Russia has long politicised its substantial energy supplies to Europe. Full independence from Russian energy supplies is neither realistic nor desirable, but a concerted European effort to establish energy solidarity and diversity has been slow in the making. Not least for Central Europe, a region traditionally dependent on Russia for energy supplies, the EU must stay committed to the common energy policy principles and support diversification efforts.
Another field of increased hostile activity is the cyber arena.
Critical EU infrastructure requires better protection from cyber attacks.
Public utilities and commercial providers, whether of water or electricity, can be incentivised with EU funds to upgrade their systems. Contingency plans and mechanisms need to be established for swift relief and solidarity among EU members. Populations need to be better informed and prepared for such disruptions of vital supplies, and emergency services need modernisation and training to handle large-scale emergencies.
Finally, a broad range of sharp power tools at the disposal of the world’s autocrats needs better monitoring by EU member states and institutions. Covert and overt support for radical political groups, cultural diplomacy and ties with diasporas, Russian or Chinese media outlets and disinformation campaigns, funding for NGOs and individuals need to be screened much more systematically than to date.
The EU needs an effective monitoring network and a system of responses. Furthermore, the EU and the U.S. need to offer appealing alternatives if they want to limit Chinese and Russian investments in Europe.
Political developments in Central Europe in recent years have fundamentally altered the once-healthy and more-balanced relationship between the state and civil society. The state has grown more suspicious of and worked to subdue citizens, media, interest and advocacy groups, weakening societal checks on state and political power. A recovery of civil society, and of its relations with the state, is immediately required.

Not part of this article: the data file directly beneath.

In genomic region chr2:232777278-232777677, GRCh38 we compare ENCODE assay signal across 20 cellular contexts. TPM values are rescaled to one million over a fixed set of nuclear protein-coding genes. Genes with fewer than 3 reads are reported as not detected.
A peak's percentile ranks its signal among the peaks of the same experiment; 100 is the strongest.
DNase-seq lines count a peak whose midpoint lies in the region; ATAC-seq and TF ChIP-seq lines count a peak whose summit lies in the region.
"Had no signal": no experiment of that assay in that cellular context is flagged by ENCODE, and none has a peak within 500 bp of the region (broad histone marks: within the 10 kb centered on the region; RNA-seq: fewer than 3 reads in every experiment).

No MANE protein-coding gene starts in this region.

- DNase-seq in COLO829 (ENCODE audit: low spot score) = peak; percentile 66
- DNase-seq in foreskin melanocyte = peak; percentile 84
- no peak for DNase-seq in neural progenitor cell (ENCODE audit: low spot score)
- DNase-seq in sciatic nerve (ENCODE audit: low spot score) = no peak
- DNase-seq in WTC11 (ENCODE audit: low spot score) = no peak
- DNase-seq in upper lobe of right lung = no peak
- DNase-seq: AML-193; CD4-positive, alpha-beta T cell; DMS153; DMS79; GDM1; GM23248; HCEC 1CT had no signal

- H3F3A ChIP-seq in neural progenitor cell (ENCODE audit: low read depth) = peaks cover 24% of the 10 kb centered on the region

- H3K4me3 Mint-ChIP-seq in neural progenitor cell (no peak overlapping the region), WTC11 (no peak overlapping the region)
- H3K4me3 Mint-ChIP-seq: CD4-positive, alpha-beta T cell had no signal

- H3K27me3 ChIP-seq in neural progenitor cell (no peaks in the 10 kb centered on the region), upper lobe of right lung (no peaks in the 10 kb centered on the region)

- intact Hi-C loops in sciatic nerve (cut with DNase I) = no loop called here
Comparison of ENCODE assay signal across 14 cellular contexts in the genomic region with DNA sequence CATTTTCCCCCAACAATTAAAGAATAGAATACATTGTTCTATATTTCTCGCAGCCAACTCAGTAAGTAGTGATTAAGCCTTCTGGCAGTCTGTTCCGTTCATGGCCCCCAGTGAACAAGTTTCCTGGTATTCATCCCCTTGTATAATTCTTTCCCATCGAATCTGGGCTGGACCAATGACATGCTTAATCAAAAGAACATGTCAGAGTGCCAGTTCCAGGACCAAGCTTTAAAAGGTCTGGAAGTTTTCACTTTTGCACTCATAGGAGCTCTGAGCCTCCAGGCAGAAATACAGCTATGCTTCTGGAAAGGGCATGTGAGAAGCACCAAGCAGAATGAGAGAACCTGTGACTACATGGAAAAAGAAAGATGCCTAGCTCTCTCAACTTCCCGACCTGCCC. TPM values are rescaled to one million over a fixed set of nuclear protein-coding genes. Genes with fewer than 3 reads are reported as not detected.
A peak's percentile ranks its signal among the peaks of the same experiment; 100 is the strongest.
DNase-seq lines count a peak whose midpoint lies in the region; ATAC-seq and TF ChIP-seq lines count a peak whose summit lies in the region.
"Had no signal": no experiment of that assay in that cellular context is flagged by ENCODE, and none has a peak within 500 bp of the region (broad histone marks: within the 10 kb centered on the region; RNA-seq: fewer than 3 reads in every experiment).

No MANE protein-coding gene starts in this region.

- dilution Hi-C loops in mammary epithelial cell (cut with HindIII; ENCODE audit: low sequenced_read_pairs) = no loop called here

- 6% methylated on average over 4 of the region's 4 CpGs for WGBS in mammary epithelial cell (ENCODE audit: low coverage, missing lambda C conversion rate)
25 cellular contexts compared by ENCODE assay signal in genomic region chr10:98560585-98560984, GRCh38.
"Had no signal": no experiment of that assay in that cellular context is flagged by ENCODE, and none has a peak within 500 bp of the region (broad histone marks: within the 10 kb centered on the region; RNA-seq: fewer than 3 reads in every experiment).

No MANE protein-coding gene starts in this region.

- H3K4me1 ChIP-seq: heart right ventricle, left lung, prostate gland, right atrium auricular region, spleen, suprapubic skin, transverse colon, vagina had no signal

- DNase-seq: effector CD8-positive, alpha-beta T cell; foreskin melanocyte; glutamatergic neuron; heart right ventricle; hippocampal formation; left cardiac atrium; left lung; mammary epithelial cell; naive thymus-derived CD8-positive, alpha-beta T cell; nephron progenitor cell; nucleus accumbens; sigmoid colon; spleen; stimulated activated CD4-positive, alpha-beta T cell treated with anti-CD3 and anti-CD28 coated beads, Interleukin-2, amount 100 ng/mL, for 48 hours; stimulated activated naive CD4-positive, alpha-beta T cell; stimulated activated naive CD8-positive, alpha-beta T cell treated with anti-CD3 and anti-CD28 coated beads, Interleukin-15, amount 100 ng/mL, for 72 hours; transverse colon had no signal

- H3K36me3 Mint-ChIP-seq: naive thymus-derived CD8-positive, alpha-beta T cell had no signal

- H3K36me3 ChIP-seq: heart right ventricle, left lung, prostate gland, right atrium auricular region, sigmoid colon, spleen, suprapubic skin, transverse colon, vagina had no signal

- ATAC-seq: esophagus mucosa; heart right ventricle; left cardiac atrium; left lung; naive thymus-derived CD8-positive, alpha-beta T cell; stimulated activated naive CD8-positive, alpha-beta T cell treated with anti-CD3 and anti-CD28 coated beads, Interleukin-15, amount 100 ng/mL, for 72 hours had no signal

First and foremost, external support for civil society in Central Europe must be strengthened. Just as they did prior to the region’s EU accession, political conditionality, cross-border cooperation and material assistance will be needed from the EU, individual member states and non-governmental partners.
Of no less importance is the creation of an ambitious new effort at civic and European education. Such programmes were part of high school education in Central Europe prior to EU accession, and they can and should be re-established to foster a better understanding of, and commitment to, the European project among Central Europe’s youngest citizens.
Substantial investments are also necessary in the media field. Financial, legal and technical assistance for investigative journalists and editorial teams should be expanded. An increase of transnational conduits would be substantial to provide quality information on regional developments, not least to improve awareness of positive and negative trends among neighbouring societies in Central Europe.
Finally, a much stronger engagement with the sub-national, regional and local levels of Central European societies is needed. Decentralisation has created a host of decision-makers, stakeholders and interlocutors beyond capital cities that can provide for important democratic counter-weights to national governments and institutions.
Cutting across the many challenges facing Central Europe, and Western democracies at large, is the technological change and, in particular, the transition to digital societies. High hopes accompanied the early phase of digitalisation but have since given way to serious concerns as to how new technologies will impact democracy, security, prosperity and the social fabric. Whether the opportunities or threats of digitalisation prevail in Central Europe will be one of the key questions of the coming years.
The EU should aggressively pursue its innovation, research & development as well as the digital single market policies. Digital policy should be clearly manifested by EU governments and institutions as the number one priority across all policy areas from security to local development.
In order to increase accountability as well as societal trust in the upcoming digital transformation, private investors and public funds related to innovation and digitalisation should be monitored and ranked for their efficiency as well as transparency to check for potential corruption mechanisms.
Finally, the best practical solutions answering disinformation and cyberthreats developed by specialists in the region should be selected as universal solutions and developed with the help of EU-funds and consortia (e.g. in the framework of Horizon2020) to aid in their safeguarding of the EU’s digitalisation.